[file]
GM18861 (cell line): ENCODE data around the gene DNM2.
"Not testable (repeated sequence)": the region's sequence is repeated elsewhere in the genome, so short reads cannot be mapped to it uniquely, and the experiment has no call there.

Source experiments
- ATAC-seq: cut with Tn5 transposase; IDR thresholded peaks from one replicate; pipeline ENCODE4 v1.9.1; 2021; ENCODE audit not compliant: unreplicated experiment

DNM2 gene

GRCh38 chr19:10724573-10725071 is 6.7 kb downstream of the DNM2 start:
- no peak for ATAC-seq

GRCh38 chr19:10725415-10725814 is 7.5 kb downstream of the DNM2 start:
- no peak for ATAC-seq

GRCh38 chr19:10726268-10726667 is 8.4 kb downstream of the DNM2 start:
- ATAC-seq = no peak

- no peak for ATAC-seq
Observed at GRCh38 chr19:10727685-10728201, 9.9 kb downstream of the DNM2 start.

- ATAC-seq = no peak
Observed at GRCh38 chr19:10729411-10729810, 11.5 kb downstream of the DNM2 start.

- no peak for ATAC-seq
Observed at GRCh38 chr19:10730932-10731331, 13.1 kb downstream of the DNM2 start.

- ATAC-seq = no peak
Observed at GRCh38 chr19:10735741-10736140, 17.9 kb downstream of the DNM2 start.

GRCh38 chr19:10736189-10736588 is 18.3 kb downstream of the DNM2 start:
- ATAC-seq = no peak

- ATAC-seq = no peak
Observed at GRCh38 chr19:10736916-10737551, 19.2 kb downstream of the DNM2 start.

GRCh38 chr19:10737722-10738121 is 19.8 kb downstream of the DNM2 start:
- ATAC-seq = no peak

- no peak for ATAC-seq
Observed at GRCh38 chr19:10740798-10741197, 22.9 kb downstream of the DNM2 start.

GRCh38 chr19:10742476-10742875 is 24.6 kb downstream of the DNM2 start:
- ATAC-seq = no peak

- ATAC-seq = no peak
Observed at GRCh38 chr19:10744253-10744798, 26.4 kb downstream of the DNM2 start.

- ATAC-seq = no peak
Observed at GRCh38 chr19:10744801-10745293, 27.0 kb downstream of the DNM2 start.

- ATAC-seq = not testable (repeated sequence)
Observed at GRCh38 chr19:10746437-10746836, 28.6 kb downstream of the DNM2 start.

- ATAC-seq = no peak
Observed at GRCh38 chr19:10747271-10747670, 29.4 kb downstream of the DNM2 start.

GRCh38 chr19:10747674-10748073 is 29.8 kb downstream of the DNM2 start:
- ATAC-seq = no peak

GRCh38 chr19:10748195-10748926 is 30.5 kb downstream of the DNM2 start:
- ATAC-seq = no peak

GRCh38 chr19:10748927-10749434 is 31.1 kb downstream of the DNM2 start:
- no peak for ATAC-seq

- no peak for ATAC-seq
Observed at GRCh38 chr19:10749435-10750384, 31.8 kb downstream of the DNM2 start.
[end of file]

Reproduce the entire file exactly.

GM18861 (cell line): ENCODE data around the gene DNM2.
"Not testable (repeated sequence)": the region's sequence is repeated elsewhere in the genome, so short reads cannot be mapped to it uniquely, and the experiment has no call there.

Source experiments
- ATAC-seq: cut with Tn5 transposase; IDR thresholded peaks from one replicate; pipeline ENCODE4 v1.9.1; 2021; ENCODE audit not compliant: unreplicated experiment

DNM2 gene

GRCh38 chr19:10724573-10725071 is 6.7 kb downstream of the DNM2 start:
- no peak for ATAC-seq

GRCh38 chr19:10725415-10725814 is 7.5 kb downstream of the DNM2 start:
- no peak for ATAC-seq

GRCh38 chr19:10726268-10726667 is 8.4 kb downstream of the DNM2 start:
- ATAC-seq = no peak

- no peak for ATAC-seq
Observed at GRCh38 chr19:10727685-10728201, 9.9 kb downstream of the DNM2 start.

- ATAC-seq = no peak
Observed at GRCh38 chr19:10729411-10729810, 11.5 kb downstream of the DNM2 start.

- no peak for ATAC-seq
Observed at GRCh38 chr19:10730932-10731331, 13.1 kb downstream of the DNM2 start.

- ATAC-seq = no peak
Observed at GRCh38 chr19:10735741-10736140, 17.9 kb downstream of the DNM2 start.

GRCh38 chr19:10736189-10736588 is 18.3 kb downstream of the DNM2 start:
- ATAC-seq = no peak

- ATAC-seq = no peak
Observed at GRCh38 chr19:10736916-10737551, 19.2 kb downstream of the DNM2 start.

GRCh38 chr19:10737722-10738121 is 19.8 kb downstream of the DNM2 start:
- ATAC-seq = no peak

- no peak for ATAC-seq
Observed at GRCh38 chr19:10740798-10741197, 22.9 kb downstream of the DNM2 start.

GRCh38 chr19:10742476-10742875 is 24.6 kb downstream of the DNM2 start:
- ATAC-seq = no peak

- ATAC-seq = no peak
Observed at GRCh38 chr19:10744253-10744798, 26.4 kb downstream of the DNM2 start.

- ATAC-seq = no peak
Observed at GRCh38 chr19:10744801-10745293, 27.0 kb downstream of the DNM2 start.

- ATAC-seq = not testable (repeated sequence)
Observed at GRCh38 chr19:10746437-10746836, 28.6 kb downstream of the DNM2 start.

- ATAC-seq = no peak
Observed at GRCh38 chr19:10747271-10747670, 29.4 kb downstream of the DNM2 start.

GRCh38 chr19:10747674-10748073 is 29.8 kb downstream of the DNM2 start:
- ATAC-seq = no peak

GRCh38 chr19:10748195-10748926 is 30.5 kb downstream of the DNM2 start:
- ATAC-seq = no peak

GRCh38 chr19:10748927-10749434 is 31.1 kb downstream of the DNM2 start:
- no peak for ATAC-seq

- no peak for ATAC-seq
Observed at GRCh38 chr19:10749435-10750384, 31.8 kb downstream of the DNM2 start.